Posts Tagged ‘Steve Gibson’

Is Righthaven CEO Steve Gibson in Denial?

Monday, June 20th, 2011

There’s a remarkable blog post by Jeff Bercovici of Forbes.com – it quotes Righthaven CEO Steve Gibson as saying last week’s defeat in court, which found that Righthaven had no legal basis upon which to sue, “raises an interesting question as to who does have standing.”

Bercovici goes on to quote Gibson as saying, “[I]t is our position that we can reapproach the court [to clarify who, in fact, has the standing to sue].”

Is Gibson in denial? The court said Righthaven was “likely dishonest” multiple times with the court. The order used words like “brazen, “egregious,” “flagrantly false,” and “[possibly] outright deceitful.” The court said previous decisions were “tainted” by Righthaven’s failure to make required disclosures in other cases. Righthaven and Gibson are in serious trouble. Like career-ending, out-of-business type trouble. (It’s not even inconceivable that, depending on what all has transpired, that this is go-to-jail type trouble.)

I suggested to reporter Steve Green of the Las Vegas Sun that the court’s language was “the kind of stuff that, if you are on the wrong side of it, would likely cause all the blood to rush to your stomach.” And I blogged something similar.

But I guess not for Steve Gibson. If he is keeping a stiff upper lip, that’s one thing. But if he seriously thinks it’s a good idea to reapproach the court and ask for clarification on who has standing to sue, then he may be having a slight break with reality. Or maybe this is just a manifestation of the kind of hubris that got him to this point in the first place.

The State Bar of Nevada Should Consider Attorney Misconduct Charges Against Steve Gibson of Righthaven

Thursday, June 16th, 2011

bar in courtroomI believe it is time for the State Bar of Nevada to begin an attorney misconduct investigation of Righthaven CEO Steve Gibson and, perhaps, other lawyers at the center of the Righthaven enterprise.

When I first read about the Righthaven lawsuits, I thought what Righthaven was doing was morally deplorable, but I assumed that Righthaven was on solid legal footing. I believed, as apparently did many judges, that Righthaven had become the legitimate owner of the copyrights upon which it was suing.

Righthaven’s acquisition of those copyrights from Stephens Media – mostly to stories from the Las Vegas Review-Journal – were prerequisites to being able to sue hapless bloggers and other individuals, and then threaten them with $150,000 statutory damage awards for having reposted articles or photos. By doing this, Righthaven got many individuals to settle for a few thousand dollars each, allowing Righthaven to do a volume business of minor shakedowns. The Righthaven business model, while vile, appeared to be perfectly allowable under the law.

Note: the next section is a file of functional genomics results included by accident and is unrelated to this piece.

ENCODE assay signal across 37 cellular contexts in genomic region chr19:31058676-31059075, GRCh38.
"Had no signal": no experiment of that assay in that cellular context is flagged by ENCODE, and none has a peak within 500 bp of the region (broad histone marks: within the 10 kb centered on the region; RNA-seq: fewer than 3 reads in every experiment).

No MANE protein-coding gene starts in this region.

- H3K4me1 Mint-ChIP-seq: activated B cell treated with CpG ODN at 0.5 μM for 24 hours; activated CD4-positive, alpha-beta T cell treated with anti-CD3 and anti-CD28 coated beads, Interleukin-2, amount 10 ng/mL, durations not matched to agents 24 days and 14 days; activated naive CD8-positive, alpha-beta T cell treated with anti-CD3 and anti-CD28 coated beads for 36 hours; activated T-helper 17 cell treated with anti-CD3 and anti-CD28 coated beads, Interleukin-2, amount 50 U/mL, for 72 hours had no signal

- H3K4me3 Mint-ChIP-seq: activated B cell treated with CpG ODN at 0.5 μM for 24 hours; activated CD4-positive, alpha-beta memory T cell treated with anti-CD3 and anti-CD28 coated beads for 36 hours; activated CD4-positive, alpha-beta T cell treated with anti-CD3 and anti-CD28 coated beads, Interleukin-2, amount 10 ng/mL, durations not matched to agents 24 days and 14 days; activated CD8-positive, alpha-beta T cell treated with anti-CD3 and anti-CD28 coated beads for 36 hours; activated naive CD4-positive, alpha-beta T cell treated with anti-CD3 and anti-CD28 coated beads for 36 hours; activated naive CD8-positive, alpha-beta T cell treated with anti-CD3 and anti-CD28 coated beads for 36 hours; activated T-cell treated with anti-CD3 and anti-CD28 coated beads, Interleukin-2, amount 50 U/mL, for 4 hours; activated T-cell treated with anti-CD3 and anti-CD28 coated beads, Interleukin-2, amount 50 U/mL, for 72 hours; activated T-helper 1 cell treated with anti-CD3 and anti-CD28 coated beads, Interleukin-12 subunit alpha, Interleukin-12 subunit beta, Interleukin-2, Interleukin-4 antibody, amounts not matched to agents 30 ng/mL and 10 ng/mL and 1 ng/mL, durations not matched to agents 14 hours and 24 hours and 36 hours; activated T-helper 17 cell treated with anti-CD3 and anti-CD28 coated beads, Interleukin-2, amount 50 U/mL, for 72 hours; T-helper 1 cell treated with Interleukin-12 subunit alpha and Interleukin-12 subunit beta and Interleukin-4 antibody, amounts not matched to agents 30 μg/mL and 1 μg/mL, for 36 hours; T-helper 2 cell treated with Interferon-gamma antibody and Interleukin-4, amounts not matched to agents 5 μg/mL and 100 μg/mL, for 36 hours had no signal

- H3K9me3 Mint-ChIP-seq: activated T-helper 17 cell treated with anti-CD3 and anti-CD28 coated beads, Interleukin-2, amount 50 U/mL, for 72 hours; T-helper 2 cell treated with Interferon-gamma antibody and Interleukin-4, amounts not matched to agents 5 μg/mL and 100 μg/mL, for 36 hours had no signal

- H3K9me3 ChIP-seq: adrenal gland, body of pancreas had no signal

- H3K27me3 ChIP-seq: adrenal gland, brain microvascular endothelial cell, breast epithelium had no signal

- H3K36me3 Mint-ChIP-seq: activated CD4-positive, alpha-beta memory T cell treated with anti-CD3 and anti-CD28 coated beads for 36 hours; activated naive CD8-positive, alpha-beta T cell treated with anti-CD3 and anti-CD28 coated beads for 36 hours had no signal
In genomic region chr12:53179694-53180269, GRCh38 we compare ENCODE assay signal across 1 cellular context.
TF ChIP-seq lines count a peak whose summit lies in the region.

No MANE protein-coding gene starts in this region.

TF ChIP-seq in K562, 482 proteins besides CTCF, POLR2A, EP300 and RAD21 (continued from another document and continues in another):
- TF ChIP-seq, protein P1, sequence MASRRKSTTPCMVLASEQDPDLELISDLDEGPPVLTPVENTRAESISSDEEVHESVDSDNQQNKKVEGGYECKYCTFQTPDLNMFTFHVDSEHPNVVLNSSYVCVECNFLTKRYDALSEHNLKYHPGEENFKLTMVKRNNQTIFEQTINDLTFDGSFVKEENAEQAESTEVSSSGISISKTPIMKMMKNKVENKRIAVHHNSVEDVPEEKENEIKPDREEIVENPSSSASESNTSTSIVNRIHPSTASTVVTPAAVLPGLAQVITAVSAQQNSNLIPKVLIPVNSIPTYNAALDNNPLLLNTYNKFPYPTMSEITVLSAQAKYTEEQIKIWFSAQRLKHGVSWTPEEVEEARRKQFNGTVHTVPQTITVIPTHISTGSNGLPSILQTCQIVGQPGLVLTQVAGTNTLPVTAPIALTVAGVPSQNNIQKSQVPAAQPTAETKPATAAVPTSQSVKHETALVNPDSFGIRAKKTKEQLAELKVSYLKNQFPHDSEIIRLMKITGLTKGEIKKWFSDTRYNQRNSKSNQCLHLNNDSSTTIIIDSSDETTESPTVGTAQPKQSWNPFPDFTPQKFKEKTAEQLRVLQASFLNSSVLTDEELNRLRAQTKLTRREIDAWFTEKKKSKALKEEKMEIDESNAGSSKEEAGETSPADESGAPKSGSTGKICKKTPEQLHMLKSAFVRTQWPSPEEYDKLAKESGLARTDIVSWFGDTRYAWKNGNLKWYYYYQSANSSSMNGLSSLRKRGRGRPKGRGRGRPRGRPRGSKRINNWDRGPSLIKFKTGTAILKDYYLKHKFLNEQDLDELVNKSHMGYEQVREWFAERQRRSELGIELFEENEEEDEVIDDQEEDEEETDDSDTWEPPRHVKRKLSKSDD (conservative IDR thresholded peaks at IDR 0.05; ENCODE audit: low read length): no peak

But now we know that was not actually true. This week, Judge Roger Hunt of the U.S. District Court for the District of Nevada issued an order [pdf] in the case of Righthaven v. Democratic Underground that paints a withering portrait of plaintiff conduct in the case. We now know the assignments of copyrights by newspaper owner Stephens Media to Righthaven were, in fact, sham transactions. And because of Righthaven’s failure to be candid about the underlying arrangements with Stephens Media, it is now clear, as the court found, that Righthaven made material misrepresentations to the court.

Based on the federal court’s findings, this looks to be egregious attorney misconduct.

The federal court appears to be on the verge of sanctioning Righthaven. But the State Bar of Nevada can go much further. The bar has the ability to subject Gibson and other lawyers at the center of the enterprise to professional discipline, including, if warranted, disbarment.

I very much regret suggesting a misconduct investigation against any attorney, but this situation appears to be one with many real-life victims, and the behavior at issue, based on Judge Hunt’s findings, is wholly incompatible with the ethical standards expected of lawyers.